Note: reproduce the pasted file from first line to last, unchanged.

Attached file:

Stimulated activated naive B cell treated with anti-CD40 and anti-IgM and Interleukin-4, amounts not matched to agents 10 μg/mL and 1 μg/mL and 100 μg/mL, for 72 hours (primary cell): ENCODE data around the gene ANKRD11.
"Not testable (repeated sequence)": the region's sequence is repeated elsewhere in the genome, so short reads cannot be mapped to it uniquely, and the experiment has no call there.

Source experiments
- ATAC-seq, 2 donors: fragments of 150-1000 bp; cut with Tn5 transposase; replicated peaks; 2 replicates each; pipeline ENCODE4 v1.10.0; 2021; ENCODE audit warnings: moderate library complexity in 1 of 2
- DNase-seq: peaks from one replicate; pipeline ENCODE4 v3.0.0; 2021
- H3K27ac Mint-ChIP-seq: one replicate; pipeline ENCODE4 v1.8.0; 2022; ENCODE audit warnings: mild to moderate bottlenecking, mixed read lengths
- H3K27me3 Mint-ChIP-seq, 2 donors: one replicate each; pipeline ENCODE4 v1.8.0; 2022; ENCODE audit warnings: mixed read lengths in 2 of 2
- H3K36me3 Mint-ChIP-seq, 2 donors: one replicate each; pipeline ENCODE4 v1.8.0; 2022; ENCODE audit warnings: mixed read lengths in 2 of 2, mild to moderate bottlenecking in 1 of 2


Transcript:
Stimulated activated naive B cell treated with anti-CD40 and anti-IgM and Interleukin-4, amounts not matched to agents 10 μg/mL and 1 μg/mL and 100 μg/mL, for 72 hours (primary cell): ENCODE data around the gene ANKRD11.
"Not testable (repeated sequence)": the region's sequence is repeated elsewhere in the genome, so short reads cannot be mapped to it uniquely, and the experiment has no call there.

Source experiments
- ATAC-seq, 2 donors: fragments of 150-1000 bp; cut with Tn5 transposase; replicated peaks; 2 replicates each; pipeline ENCODE4 v1.10.0; 2021; ENCODE audit warnings: moderate library complexity in 1 of 2
- DNase-seq: peaks from one replicate; pipeline ENCODE4 v3.0.0; 2021
- H3K27ac Mint-ChIP-seq: one replicate; pipeline ENCODE4 v1.8.0; 2022; ENCODE audit warnings: mild to moderate bottlenecking, mixed read lengths
- H3K27me3 Mint-ChIP-seq, 2 donors: one replicate each; pipeline ENCODE4 v1.8.0; 2022; ENCODE audit warnings: mixed read lengths in 2 of 2
- H3K36me3 Mint-ChIP-seq, 2 donors: one replicate each; pipeline ENCODE4 v1.8.0; 2022; ENCODE audit warnings: mixed read lengths in 2 of 2, mild to moderate bottlenecking in 1 of 2